Arrests over Project Eagle sale could reveal definitive picture
Details of many characters’ role in Nama’s Northern loan sale have been hazy until now
The Project Eagle sale was one of the largest ever carried out by Nama. The UK National Crime Agency has been investigating claims that business and political figures were to benefit from it. Photograph: Cyril Byrne
If legal observers are right, then this week’s arrests in the investigation of the fallout from Nama’s sale of loans in Northern Ireland to Cerberus two years ago for €1.6 billion mark a change of pace for the inquiry, which has been running for almost 11 months.
The UK National Crime Agency has been investigating claims that business and political figures were to benefit from the deal, one of the largest ever done by the State agency.
Those allegations are partly based on the fact that Tughans, one of two law firms that advised Cerberus, subsequently discovered that its managing partner, Ian Coulter, had transferred £6 million in fees from the work to an Isle of Man account without his employer’s knowledge. Coulter resigned from the firm early last year.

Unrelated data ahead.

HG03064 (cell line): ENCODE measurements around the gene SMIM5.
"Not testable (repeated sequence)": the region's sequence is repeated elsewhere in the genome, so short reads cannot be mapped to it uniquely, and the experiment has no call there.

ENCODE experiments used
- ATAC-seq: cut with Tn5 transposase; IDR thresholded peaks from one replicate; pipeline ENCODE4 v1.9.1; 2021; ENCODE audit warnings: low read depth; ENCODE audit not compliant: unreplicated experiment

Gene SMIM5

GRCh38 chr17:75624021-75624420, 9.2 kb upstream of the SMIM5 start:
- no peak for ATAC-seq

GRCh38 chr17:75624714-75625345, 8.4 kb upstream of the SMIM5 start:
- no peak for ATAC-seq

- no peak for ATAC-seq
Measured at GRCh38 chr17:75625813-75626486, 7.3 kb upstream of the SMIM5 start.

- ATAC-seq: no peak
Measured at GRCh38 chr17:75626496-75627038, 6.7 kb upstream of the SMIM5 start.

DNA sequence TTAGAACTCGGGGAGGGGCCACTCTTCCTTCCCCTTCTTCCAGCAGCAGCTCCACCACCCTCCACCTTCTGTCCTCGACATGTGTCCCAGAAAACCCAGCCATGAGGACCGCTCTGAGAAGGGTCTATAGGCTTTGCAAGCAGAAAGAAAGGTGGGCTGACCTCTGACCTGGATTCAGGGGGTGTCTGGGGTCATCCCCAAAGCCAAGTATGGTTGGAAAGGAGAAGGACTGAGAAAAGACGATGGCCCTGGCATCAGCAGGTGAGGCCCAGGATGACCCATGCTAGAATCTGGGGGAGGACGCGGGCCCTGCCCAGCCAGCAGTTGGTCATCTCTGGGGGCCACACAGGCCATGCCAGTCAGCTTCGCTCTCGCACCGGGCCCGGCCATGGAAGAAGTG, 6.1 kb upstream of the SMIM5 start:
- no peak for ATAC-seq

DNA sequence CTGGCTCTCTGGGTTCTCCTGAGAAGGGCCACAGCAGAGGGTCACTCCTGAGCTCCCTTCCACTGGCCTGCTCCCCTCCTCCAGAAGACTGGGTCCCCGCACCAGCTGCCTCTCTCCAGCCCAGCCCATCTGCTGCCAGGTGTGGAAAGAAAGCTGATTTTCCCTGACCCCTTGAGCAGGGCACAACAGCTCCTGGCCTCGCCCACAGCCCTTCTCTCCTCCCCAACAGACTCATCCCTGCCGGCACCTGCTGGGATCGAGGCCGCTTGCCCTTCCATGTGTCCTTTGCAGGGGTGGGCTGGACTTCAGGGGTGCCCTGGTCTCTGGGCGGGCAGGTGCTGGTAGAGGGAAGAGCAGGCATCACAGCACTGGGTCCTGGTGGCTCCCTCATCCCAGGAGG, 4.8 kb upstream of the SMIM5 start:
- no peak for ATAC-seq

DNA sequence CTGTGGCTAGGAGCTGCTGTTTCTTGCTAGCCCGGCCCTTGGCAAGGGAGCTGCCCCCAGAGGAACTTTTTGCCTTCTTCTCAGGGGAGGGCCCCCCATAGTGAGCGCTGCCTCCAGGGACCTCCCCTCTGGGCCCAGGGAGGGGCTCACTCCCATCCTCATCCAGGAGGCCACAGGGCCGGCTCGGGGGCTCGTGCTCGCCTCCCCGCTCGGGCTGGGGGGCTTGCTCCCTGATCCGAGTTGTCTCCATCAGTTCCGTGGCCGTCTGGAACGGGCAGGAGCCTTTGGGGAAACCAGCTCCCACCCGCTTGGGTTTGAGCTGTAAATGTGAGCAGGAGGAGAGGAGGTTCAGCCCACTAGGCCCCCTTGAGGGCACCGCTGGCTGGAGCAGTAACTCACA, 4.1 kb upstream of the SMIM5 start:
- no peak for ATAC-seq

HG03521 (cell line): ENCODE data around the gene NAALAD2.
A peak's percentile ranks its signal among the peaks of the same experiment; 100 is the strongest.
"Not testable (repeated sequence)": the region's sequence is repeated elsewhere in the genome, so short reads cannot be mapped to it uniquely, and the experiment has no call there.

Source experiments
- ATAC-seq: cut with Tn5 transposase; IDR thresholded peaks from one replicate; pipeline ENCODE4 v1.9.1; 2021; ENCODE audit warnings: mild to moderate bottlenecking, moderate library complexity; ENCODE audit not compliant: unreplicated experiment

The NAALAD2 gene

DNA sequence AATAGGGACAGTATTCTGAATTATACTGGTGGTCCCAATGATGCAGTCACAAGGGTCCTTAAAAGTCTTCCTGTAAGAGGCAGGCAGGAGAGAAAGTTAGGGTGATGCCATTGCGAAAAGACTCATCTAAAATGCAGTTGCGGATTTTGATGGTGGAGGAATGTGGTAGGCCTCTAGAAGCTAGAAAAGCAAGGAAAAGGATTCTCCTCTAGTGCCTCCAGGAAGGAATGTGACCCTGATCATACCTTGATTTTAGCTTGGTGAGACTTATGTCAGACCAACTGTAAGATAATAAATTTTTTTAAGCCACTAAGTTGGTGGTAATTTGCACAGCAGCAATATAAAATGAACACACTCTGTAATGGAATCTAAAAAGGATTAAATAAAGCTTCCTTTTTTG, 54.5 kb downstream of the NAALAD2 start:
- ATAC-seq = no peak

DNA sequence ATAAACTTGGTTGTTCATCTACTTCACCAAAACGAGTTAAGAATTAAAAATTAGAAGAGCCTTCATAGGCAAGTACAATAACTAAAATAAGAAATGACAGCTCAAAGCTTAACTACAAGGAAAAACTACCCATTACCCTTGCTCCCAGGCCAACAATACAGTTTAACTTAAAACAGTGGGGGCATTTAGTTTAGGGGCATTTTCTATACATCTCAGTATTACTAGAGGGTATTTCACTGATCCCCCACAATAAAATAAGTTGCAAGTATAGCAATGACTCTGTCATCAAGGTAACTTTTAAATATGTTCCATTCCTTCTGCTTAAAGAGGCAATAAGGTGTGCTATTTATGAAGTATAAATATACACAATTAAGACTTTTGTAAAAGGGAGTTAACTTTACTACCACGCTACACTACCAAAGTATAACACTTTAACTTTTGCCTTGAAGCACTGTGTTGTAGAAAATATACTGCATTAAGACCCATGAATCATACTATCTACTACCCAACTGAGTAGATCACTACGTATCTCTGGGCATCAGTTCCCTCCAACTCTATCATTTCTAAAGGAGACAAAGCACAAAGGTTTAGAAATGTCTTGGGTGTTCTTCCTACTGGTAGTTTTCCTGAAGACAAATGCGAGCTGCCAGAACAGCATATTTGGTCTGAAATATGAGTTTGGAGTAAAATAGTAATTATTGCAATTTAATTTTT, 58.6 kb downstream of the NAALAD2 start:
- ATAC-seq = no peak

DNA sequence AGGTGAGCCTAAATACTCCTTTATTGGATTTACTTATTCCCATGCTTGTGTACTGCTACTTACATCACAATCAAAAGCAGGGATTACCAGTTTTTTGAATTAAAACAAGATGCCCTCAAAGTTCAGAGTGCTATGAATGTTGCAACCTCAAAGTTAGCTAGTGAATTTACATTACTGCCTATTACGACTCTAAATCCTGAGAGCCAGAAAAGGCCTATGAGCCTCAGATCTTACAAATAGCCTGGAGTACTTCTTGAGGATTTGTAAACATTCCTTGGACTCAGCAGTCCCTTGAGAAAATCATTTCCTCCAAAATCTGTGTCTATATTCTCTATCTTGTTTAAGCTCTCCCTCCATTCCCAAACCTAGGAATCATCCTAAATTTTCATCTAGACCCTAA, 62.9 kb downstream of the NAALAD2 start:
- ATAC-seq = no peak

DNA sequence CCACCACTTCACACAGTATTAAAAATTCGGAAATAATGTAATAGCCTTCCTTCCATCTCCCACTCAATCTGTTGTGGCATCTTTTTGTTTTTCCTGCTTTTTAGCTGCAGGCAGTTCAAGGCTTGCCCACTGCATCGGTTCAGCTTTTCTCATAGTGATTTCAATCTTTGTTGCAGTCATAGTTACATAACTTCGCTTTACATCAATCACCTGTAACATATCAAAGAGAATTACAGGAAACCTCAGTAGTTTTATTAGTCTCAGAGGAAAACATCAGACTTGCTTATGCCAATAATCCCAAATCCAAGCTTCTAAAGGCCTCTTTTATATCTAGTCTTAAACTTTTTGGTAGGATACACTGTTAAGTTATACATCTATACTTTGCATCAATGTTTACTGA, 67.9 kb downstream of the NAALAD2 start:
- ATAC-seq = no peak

Former Nama Northern Ireland advisory committee member Frank Cushnahan was then secretly recorded claiming that the money was meant to pay him for working on the Cerberus bid, even though he was not supposed to have been involved at all.
In that recording, made by BBC Northern Ireland’s Spotlight programme, he also suggested that a former Nama executive, Ronnie Hanna, had somehow aided some of the agency’s debtors in staying afloat during the recession.
Hanna did not comment when asked about this but Nama said subsequently that he would not have had the power to do this.
The row over Project Eagle – as the Nama sale was known – has dragged in an entire cast of characters. However, in some cases, details on their exact role in the affair remain hazy.
The arrests may indicate that the police investigation has found some evidence of wrongdoing.
But they could also be a sign that we are going to get a definitive picture of what happened, and that those with questions to answer will get their due process.